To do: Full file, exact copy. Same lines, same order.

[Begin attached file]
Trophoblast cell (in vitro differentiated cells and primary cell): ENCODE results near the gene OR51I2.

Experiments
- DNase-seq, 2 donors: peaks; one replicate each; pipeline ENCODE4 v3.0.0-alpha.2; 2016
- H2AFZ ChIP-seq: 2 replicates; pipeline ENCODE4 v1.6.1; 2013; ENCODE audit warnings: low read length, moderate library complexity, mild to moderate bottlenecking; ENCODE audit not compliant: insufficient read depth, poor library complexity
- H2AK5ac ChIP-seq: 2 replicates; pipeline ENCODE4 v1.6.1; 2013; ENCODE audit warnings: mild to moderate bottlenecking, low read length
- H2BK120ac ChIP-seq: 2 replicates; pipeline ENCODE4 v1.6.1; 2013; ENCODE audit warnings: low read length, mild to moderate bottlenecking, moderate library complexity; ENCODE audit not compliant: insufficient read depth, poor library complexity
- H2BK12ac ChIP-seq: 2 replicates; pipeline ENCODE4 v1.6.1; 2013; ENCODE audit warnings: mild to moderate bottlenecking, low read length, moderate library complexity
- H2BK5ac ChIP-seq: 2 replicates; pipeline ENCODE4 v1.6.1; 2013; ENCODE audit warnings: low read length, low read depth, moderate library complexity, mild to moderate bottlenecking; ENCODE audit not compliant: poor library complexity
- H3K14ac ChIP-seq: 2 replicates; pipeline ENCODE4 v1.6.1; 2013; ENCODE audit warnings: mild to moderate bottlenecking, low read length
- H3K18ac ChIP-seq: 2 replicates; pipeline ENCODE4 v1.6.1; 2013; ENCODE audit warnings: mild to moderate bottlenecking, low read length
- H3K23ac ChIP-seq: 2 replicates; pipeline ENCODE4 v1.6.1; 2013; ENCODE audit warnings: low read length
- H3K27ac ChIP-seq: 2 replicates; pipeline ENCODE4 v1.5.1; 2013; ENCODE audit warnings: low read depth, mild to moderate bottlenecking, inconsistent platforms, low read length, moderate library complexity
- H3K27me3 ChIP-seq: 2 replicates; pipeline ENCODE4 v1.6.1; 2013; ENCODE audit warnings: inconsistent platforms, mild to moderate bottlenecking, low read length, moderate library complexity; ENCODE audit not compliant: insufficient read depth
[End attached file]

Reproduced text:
Trophoblast cell (in vitro differentiated cells and primary cell): ENCODE results near the gene OR51I2.

Experiments
- DNase-seq, 2 donors: peaks; one replicate each; pipeline ENCODE4 v3.0.0-alpha.2; 2016
- H2AFZ ChIP-seq: 2 replicates; pipeline ENCODE4 v1.6.1; 2013; ENCODE audit warnings: low read length, moderate library complexity, mild to moderate bottlenecking; ENCODE audit not compliant: insufficient read depth, poor library complexity
- H2AK5ac ChIP-seq: 2 replicates; pipeline ENCODE4 v1.6.1; 2013; ENCODE audit warnings: mild to moderate bottlenecking, low read length
- H2BK120ac ChIP-seq: 2 replicates; pipeline ENCODE4 v1.6.1; 2013; ENCODE audit warnings: low read length, mild to moderate bottlenecking, moderate library complexity; ENCODE audit not compliant: insufficient read depth, poor library complexity
- H2BK12ac ChIP-seq: 2 replicates; pipeline ENCODE4 v1.6.1; 2013; ENCODE audit warnings: mild to moderate bottlenecking, low read length, moderate library complexity
- H2BK5ac ChIP-seq: 2 replicates; pipeline ENCODE4 v1.6.1; 2013; ENCODE audit warnings: low read length, low read depth, moderate library complexity, mild to moderate bottlenecking; ENCODE audit not compliant: poor library complexity
- H3K14ac ChIP-seq: 2 replicates; pipeline ENCODE4 v1.6.1; 2013; ENCODE audit warnings: mild to moderate bottlenecking, low read length
- H3K18ac ChIP-seq: 2 replicates; pipeline ENCODE4 v1.6.1; 2013; ENCODE audit warnings: mild to moderate bottlenecking, low read length
- H3K23ac ChIP-seq: 2 replicates; pipeline ENCODE4 v1.6.1; 2013; ENCODE audit warnings: low read length
- H3K27ac ChIP-seq: 2 replicates; pipeline ENCODE4 v1.5.1; 2013; ENCODE audit warnings: low read depth, mild to moderate bottlenecking, inconsistent platforms, low read length, moderate library complexity
- H3K27me3 ChIP-seq: 2 replicates; pipeline ENCODE4 v1.6.1; 2013; ENCODE audit warnings: inconsistent platforms, mild to moderate bottlenecking, low read length, moderate library complexity; ENCODE audit not compliant: insufficient read depth